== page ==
Information on teen dating violence

22 May

Teens who are victims in high school are at higher risk for victimization during college and throughout their lifetimes.Victims of teen dating violence are more likely to experience symptoms of depression and anxiety.Teen dating violence can be prevented, especially when there is a focus on reducing risk factors as well as fostering protective factors, and when teens are empowered through family, friends, and others (including role models such as teachers, coaches, mentors, and youth group leaders) to lead healthy lives and establish healthy relationships.It is important to create spaces, such as school communities, where the behavioral norms are not tolerant of abuse in dating relationships.

Teaching healthy relationship skills and changing norms about violence can help prevent teen dating violence.

Unhealthy relationships can start early and last a lifetime.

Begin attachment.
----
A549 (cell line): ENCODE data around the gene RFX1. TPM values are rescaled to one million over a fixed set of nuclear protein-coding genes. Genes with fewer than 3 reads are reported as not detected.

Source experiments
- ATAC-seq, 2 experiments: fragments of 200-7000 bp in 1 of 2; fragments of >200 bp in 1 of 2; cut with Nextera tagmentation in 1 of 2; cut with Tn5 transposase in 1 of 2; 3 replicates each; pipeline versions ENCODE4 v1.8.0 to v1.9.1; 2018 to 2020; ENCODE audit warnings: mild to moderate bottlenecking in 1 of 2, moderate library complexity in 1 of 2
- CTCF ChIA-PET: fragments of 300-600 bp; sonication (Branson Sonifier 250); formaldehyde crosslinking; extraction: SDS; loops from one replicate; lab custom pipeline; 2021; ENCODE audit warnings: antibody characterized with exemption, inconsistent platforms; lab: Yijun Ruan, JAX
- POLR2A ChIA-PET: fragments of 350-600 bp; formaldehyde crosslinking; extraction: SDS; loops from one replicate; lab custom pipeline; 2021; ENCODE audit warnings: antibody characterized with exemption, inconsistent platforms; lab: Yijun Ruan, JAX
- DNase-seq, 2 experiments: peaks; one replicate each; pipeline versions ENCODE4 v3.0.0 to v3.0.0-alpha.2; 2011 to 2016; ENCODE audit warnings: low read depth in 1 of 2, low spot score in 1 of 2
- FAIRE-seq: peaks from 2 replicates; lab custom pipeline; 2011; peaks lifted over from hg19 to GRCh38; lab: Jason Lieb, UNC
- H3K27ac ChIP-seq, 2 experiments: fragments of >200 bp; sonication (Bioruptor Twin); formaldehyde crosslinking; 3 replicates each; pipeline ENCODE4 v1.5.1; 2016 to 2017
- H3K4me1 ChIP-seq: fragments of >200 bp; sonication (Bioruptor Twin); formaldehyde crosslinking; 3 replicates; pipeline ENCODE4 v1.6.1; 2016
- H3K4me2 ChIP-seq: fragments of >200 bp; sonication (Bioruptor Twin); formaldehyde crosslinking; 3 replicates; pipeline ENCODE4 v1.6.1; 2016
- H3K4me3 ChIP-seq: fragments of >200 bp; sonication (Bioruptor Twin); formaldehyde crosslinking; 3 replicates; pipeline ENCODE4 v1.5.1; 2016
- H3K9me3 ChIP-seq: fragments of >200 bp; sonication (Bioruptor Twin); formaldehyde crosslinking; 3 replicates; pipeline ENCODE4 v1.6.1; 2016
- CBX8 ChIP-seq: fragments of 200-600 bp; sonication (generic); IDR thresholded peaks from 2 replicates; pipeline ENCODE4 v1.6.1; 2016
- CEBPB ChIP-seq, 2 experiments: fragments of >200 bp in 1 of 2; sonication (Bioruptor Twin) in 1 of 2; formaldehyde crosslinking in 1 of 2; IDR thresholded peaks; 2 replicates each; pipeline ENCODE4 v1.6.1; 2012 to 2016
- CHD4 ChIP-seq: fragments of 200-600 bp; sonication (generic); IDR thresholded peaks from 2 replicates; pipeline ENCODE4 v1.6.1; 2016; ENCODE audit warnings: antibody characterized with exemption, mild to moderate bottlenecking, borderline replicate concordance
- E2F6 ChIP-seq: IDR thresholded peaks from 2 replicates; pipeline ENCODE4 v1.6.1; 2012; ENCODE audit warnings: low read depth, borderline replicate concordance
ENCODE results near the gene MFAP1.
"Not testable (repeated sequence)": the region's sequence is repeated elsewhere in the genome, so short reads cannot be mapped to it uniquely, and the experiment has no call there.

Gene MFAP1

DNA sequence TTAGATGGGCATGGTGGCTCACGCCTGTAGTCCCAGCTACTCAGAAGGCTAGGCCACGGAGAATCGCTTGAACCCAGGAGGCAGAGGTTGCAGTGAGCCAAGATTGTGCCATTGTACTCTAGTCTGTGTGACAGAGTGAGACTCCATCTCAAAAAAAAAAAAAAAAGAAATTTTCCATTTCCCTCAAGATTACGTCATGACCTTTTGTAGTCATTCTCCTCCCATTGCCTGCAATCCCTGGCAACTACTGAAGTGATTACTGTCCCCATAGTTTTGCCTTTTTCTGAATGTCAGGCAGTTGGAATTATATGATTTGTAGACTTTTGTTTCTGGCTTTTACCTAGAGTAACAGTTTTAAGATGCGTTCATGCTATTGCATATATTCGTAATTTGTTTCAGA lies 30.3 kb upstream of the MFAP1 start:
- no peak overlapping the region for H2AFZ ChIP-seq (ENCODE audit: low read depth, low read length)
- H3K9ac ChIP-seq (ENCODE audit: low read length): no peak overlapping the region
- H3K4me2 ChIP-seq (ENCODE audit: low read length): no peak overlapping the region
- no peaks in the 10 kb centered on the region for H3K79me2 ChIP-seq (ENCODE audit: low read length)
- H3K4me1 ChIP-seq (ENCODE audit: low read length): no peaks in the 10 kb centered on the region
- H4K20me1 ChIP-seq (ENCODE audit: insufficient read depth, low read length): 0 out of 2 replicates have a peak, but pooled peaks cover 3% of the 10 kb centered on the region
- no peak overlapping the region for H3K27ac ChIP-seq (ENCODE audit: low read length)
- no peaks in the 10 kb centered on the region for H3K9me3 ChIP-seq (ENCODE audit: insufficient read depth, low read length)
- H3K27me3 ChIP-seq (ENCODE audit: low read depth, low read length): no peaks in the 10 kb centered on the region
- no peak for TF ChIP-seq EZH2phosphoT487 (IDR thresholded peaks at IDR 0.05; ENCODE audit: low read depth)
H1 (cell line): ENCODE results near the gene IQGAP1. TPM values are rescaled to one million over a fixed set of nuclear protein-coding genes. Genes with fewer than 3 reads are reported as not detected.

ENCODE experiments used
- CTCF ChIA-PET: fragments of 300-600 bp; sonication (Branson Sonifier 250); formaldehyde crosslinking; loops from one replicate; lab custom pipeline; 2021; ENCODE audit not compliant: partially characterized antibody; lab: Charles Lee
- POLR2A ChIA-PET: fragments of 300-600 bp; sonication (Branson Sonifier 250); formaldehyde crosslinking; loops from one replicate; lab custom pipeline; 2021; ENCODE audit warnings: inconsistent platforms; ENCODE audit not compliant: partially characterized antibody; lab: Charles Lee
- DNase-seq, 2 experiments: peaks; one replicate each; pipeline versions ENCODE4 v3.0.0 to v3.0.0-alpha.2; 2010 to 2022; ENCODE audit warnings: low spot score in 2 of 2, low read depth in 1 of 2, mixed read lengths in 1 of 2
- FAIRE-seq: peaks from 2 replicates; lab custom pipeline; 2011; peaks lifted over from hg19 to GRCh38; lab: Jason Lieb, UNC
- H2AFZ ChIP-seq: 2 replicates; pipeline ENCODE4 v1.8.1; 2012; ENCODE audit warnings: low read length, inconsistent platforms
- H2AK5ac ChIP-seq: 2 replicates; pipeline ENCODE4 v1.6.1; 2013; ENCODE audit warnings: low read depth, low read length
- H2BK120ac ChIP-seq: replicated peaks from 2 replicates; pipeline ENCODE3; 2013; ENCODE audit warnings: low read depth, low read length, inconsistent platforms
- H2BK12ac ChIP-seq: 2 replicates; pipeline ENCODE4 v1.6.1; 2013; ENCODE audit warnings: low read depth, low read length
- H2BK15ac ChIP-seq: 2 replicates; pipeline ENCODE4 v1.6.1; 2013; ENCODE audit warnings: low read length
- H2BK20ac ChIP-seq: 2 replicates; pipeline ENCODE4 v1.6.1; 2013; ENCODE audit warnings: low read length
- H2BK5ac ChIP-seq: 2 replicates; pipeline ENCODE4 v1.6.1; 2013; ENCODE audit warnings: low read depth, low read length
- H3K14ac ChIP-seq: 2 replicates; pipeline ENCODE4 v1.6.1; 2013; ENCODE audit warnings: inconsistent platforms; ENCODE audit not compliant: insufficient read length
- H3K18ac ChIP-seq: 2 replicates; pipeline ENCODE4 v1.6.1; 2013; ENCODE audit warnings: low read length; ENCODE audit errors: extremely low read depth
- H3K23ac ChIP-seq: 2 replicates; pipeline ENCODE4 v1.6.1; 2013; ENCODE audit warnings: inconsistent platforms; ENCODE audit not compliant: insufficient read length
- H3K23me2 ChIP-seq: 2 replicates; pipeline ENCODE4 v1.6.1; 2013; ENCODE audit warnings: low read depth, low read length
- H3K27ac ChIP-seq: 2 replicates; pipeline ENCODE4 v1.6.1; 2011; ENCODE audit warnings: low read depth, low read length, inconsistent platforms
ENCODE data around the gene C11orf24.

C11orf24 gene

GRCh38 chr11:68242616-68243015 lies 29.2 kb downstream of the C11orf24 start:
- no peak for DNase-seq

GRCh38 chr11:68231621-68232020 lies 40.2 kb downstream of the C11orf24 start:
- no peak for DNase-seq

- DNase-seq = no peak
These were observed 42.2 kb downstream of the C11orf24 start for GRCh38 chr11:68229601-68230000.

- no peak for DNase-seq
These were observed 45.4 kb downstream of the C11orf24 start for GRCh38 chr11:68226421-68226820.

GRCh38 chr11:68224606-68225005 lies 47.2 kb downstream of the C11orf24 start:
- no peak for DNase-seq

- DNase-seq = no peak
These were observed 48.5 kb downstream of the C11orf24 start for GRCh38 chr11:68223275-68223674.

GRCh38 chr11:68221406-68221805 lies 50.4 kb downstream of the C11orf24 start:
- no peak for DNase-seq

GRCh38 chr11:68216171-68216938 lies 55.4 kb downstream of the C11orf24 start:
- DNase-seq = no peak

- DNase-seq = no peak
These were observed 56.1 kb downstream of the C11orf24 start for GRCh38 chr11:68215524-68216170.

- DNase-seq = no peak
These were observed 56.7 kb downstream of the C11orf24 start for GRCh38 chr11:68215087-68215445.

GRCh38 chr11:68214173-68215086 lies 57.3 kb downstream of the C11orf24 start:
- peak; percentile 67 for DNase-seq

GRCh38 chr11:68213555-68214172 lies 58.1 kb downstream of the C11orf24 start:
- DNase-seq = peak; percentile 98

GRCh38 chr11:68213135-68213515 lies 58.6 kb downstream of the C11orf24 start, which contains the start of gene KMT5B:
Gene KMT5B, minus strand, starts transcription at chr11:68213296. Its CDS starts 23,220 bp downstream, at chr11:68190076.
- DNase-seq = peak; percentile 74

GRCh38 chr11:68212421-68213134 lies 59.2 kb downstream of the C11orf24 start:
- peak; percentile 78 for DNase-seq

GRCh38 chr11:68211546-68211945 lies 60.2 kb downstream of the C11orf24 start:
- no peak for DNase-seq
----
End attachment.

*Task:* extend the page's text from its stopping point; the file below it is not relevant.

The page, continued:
In a recent national survey, nearly 10 percent of high school students reported physical violence and 11 percent reported that they experienced sexual violence from a dating partner in the 12 months before the survey.

CDC also developed technical packages to help states and communities prioritize efforts to prevent violence before it starts.

A technical package is a collection of strategies that represent the best available evidence to prevent or reduce public health problems such as teen dating violence and intimate partner violence.